With the country facing rising prices, snarled supply chains and geopolitical turmoil, manufacturers are outlining an actionable competitiveness agenda that Americans across the political spectrum can support. “Competing to Win” includes the policies manufacturers in America will need in place to continue driving the country forward.
“‘Competing to Win’ offers a path for bringing our country together around policies, shared values and a unified purpose,” said NAM President and CEO Jay Timmons. “The NAM is putting forward a plan filled with ideas that policymakers could pursue immediately, including solutions to urgent problems, such as energy security, immigration reform, supply chain disruptions, the ongoing workforce shortage and more. Manufacturers have shown incredible resilience through difficult times, employing more workers now than before the pandemic, but continued resilience is not guaranteed without the policies that are critical to the state of manufacturing in America.”
The NAM and its members will leverage “Competing to Win” to shape policy debates ahead of the midterm elections, in the remainder of the 117th Congress and at the start of the 118th Congress—including in direct engagement with lawmakers, for grassroots activity, across traditional and digital media and through events in key states and districts as we did following the initial rollout of the roadmap in 2016.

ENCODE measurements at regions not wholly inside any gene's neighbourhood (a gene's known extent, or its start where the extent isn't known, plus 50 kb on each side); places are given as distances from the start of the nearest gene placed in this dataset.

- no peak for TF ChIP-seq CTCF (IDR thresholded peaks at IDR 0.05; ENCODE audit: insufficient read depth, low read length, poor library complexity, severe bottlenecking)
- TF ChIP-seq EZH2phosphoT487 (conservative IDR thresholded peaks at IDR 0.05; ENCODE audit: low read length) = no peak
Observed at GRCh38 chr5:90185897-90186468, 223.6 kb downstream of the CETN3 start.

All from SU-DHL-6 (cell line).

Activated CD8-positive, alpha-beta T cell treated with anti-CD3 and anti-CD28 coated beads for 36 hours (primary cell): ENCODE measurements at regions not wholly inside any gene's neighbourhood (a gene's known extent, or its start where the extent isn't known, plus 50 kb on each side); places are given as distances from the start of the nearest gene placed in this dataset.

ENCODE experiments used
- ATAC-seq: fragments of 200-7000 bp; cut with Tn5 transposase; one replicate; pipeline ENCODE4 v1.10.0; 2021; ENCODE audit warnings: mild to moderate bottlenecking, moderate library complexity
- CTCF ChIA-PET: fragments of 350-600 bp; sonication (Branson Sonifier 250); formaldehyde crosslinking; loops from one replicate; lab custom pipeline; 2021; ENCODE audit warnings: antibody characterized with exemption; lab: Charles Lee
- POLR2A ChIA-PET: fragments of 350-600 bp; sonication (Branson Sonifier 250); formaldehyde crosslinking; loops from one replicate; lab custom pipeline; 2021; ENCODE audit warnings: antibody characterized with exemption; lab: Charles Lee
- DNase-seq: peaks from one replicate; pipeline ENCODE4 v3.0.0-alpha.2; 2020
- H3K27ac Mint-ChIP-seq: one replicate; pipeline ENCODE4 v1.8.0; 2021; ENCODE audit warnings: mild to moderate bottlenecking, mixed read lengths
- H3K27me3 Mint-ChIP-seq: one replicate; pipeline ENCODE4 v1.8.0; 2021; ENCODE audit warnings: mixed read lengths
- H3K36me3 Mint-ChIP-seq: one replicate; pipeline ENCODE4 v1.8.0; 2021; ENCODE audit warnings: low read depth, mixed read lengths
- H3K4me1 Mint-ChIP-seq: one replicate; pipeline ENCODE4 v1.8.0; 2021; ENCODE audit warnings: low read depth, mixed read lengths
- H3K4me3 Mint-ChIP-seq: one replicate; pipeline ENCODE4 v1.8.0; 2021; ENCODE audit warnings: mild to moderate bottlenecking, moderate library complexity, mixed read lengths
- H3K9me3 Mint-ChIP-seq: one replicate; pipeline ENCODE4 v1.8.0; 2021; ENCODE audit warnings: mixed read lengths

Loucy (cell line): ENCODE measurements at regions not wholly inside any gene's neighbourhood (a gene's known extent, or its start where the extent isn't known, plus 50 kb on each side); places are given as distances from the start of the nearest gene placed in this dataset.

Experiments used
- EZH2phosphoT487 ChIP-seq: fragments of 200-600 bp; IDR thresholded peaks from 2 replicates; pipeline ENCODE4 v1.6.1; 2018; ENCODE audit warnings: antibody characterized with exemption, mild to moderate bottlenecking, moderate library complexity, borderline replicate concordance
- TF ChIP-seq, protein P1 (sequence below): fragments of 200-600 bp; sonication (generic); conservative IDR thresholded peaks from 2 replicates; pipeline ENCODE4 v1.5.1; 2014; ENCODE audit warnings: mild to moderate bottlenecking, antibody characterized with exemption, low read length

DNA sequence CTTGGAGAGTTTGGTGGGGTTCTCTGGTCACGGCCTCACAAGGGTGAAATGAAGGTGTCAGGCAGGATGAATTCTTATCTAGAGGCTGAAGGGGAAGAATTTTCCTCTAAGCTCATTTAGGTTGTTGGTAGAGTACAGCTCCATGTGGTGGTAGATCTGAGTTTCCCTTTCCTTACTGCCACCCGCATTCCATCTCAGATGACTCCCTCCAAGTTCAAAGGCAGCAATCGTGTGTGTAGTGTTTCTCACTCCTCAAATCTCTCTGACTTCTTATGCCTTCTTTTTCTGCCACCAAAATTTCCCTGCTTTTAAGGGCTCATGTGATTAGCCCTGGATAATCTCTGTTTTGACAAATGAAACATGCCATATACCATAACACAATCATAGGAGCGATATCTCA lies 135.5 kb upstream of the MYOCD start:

The document focuses on 12 areas of action, and all policies are rooted in the values that have made America exceptional and keep manufacturing strong: free enterprise, competitiveness, individual liberty and equal opportunity.
Learn more about how manufacturers are leading and about the industry’s competitiveness agenda at nam.org/competing-to-win.
The National Association of Manufacturers is the largest manufacturing association in the United States, representing small and large manufacturers in every industrial sector and in all 50 states. Manufacturing employs more than 12.8 million men and women, contributes $2.77 trillion to the U.S. economy annually and accounts for 58% of private-sector research and development. The NAM is the powerful voice of the manufacturing community and the leading advocate for a policy agenda that helps manufacturers compete in the global economy and create jobs across the United States. For more information about the NAM or to follow us on Twitter and Facebook, please visit www.nam.org